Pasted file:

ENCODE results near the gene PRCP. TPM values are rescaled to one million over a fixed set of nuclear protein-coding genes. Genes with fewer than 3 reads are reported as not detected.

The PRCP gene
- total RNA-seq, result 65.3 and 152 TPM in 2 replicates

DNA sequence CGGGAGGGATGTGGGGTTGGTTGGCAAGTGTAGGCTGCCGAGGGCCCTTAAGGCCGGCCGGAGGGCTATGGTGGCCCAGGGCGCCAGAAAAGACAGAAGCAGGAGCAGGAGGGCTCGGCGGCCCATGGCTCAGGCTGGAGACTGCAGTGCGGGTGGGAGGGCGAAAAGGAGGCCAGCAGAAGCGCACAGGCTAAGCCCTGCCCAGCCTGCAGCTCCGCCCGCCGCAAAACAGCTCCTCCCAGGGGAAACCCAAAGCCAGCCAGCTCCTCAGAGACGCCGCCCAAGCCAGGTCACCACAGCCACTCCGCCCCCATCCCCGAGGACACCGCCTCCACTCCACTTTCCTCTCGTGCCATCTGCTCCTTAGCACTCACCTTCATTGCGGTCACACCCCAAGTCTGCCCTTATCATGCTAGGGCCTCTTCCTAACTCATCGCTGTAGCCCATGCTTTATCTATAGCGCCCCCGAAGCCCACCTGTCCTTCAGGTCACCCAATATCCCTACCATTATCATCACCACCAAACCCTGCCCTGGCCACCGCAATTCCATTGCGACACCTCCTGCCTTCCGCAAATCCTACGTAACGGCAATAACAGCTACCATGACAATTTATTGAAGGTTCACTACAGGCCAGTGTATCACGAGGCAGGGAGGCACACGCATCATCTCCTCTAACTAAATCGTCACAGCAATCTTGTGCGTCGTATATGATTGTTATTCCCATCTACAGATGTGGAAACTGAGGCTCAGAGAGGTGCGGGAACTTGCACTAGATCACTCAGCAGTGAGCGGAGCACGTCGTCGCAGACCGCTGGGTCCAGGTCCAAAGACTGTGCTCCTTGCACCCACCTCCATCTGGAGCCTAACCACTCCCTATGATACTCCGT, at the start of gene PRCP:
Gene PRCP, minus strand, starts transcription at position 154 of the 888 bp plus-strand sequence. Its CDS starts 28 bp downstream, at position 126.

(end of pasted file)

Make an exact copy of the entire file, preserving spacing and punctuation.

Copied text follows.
ENCODE results near the gene PRCP. TPM values are rescaled to one million over a fixed set of nuclear protein-coding genes. Genes with fewer than 3 reads are reported as not detected.

The PRCP gene
- total RNA-seq, result 65.3 and 152 TPM in 2 replicates

DNA sequence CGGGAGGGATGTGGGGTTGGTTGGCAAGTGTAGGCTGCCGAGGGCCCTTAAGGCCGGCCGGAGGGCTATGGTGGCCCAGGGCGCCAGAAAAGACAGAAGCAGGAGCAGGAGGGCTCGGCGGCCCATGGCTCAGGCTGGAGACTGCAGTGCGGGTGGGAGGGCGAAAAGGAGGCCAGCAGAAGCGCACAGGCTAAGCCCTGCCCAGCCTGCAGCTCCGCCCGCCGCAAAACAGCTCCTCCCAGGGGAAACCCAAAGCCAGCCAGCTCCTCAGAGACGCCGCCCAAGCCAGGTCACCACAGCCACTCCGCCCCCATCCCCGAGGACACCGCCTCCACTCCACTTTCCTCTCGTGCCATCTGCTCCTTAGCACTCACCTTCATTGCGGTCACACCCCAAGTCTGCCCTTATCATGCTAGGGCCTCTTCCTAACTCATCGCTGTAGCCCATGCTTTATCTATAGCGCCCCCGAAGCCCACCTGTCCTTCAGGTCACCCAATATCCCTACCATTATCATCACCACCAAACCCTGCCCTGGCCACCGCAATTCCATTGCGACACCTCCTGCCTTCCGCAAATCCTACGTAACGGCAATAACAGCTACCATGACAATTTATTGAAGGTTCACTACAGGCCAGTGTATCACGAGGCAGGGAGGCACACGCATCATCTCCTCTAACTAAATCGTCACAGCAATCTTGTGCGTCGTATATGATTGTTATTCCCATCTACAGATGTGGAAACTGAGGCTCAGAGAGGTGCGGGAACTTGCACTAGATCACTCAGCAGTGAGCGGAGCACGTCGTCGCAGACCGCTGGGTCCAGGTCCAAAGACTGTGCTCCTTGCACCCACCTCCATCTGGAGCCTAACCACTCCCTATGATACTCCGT, at the start of gene PRCP:
Gene PRCP, minus strand, starts transcription at position 154 of the 888 bp plus-strand sequence. Its CDS starts 28 bp downstream, at position 126.